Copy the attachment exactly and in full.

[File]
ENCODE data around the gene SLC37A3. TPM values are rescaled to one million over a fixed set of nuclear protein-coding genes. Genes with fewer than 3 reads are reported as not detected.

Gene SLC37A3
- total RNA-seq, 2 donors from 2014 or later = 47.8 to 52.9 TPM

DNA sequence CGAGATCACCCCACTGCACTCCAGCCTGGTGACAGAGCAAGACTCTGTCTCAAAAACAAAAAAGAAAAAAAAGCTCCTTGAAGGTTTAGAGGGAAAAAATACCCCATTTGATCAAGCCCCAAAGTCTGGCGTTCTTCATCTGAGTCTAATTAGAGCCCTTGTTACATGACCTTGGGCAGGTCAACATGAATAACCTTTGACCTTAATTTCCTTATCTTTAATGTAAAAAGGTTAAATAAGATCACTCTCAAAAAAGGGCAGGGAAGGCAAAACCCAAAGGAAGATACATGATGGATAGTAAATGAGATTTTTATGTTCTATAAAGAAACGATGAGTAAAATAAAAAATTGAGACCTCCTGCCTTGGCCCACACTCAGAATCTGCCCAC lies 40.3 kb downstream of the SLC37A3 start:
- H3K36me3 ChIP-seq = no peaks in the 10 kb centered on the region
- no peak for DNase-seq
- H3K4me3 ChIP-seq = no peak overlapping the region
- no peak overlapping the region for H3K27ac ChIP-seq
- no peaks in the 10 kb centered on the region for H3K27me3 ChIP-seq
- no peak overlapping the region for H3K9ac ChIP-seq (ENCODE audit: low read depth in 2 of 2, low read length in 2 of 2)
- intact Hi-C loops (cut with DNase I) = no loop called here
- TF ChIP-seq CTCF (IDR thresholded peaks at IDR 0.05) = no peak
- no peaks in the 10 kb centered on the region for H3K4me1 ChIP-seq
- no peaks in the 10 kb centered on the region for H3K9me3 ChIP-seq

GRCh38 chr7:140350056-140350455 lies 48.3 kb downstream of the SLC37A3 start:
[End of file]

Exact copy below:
ENCODE data around the gene SLC37A3. TPM values are rescaled to one million over a fixed set of nuclear protein-coding genes. Genes with fewer than 3 reads are reported as not detected.

Gene SLC37A3
- total RNA-seq, 2 donors from 2014 or later = 47.8 to 52.9 TPM

DNA sequence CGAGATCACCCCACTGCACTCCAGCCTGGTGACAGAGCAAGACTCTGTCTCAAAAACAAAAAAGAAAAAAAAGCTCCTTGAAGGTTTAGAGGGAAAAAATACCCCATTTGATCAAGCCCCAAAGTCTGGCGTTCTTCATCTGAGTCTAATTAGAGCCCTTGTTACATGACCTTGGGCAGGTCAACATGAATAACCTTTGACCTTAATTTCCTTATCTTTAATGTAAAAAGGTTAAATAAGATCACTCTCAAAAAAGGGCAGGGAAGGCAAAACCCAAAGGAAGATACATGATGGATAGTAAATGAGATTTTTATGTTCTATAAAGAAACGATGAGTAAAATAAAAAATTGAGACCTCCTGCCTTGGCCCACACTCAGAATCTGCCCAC lies 40.3 kb downstream of the SLC37A3 start:
- H3K36me3 ChIP-seq = no peaks in the 10 kb centered on the region
- no peak for DNase-seq
- H3K4me3 ChIP-seq = no peak overlapping the region
- no peak overlapping the region for H3K27ac ChIP-seq
- no peaks in the 10 kb centered on the region for H3K27me3 ChIP-seq
- no peak overlapping the region for H3K9ac ChIP-seq (ENCODE audit: low read depth in 2 of 2, low read length in 2 of 2)
- intact Hi-C loops (cut with DNase I) = no loop called here
- TF ChIP-seq CTCF (IDR thresholded peaks at IDR 0.05) = no peak
- no peaks in the 10 kb centered on the region for H3K4me1 ChIP-seq
- no peaks in the 10 kb centered on the region for H3K9me3 ChIP-seq

GRCh38 chr7:140350056-140350455 lies 48.3 kb downstream of the SLC37A3 start: